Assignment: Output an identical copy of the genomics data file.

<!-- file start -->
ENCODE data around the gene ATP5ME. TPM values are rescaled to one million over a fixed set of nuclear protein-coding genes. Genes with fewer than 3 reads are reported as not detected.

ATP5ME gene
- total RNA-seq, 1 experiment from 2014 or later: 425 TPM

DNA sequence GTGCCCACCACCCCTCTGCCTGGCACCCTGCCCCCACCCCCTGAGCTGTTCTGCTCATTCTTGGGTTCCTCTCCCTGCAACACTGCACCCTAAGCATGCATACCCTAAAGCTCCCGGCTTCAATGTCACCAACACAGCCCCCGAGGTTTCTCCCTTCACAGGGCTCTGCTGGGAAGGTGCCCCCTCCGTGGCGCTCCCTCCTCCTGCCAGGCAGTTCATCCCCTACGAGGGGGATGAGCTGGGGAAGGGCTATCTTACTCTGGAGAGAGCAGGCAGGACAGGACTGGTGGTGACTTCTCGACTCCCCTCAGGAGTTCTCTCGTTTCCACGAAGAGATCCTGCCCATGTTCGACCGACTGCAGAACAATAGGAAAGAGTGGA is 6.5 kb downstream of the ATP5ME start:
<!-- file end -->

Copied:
ENCODE data around the gene ATP5ME. TPM values are rescaled to one million over a fixed set of nuclear protein-coding genes. Genes with fewer than 3 reads are reported as not detected.

ATP5ME gene
- total RNA-seq, 1 experiment from 2014 or later: 425 TPM

DNA sequence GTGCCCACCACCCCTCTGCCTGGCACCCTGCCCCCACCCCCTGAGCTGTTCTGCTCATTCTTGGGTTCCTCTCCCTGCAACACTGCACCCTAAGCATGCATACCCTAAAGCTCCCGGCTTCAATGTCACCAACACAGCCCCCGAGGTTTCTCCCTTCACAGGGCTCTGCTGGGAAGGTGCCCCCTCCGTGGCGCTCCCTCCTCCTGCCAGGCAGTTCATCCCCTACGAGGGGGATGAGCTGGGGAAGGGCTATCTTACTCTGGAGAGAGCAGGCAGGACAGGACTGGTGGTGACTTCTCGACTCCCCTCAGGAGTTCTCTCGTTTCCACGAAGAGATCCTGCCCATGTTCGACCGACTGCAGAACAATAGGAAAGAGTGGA is 6.5 kb downstream of the ATP5ME start: